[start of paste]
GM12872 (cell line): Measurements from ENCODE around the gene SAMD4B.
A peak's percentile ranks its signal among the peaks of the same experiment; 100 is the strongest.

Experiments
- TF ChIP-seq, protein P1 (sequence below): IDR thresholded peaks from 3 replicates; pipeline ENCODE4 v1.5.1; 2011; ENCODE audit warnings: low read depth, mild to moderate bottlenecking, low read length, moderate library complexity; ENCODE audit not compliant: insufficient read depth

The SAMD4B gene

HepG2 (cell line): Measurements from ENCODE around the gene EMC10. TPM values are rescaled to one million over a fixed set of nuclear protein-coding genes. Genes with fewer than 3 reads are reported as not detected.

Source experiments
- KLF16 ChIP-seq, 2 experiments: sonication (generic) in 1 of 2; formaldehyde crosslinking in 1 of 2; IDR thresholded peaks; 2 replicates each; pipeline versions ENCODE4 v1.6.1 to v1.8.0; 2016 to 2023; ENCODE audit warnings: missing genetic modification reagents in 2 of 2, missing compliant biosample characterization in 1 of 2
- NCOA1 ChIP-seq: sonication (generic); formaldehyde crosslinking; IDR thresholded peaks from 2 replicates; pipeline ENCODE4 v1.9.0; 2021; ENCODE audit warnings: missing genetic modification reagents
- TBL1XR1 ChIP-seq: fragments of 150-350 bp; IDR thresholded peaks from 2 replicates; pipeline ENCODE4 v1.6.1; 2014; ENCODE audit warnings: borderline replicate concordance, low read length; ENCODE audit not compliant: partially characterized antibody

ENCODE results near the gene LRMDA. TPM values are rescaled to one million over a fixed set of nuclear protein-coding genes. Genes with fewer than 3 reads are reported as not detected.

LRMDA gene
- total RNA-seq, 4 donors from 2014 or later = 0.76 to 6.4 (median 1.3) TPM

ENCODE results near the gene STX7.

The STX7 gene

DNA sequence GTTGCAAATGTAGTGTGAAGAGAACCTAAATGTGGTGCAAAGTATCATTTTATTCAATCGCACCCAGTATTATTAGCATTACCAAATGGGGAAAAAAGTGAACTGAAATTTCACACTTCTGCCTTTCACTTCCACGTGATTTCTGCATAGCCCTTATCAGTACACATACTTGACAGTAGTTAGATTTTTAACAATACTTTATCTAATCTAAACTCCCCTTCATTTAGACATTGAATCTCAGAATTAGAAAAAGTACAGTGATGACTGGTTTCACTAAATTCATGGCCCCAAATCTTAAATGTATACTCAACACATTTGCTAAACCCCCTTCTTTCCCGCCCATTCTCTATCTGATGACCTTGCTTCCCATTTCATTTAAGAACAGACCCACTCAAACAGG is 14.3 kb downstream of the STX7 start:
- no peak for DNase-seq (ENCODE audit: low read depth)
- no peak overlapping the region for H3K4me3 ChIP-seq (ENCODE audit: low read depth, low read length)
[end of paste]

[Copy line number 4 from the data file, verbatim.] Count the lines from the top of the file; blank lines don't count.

- TF ChIP-seq, protein P1 (sequence below): IDR thresholded peaks from 3 replicates; pipeline ENCODE4 v1.5.1; 2011; ENCODE audit warnings: low read depth, mild to moderate bottlenecking, low read length, moderate library complexity; ENCODE audit not compliant: insufficient read depth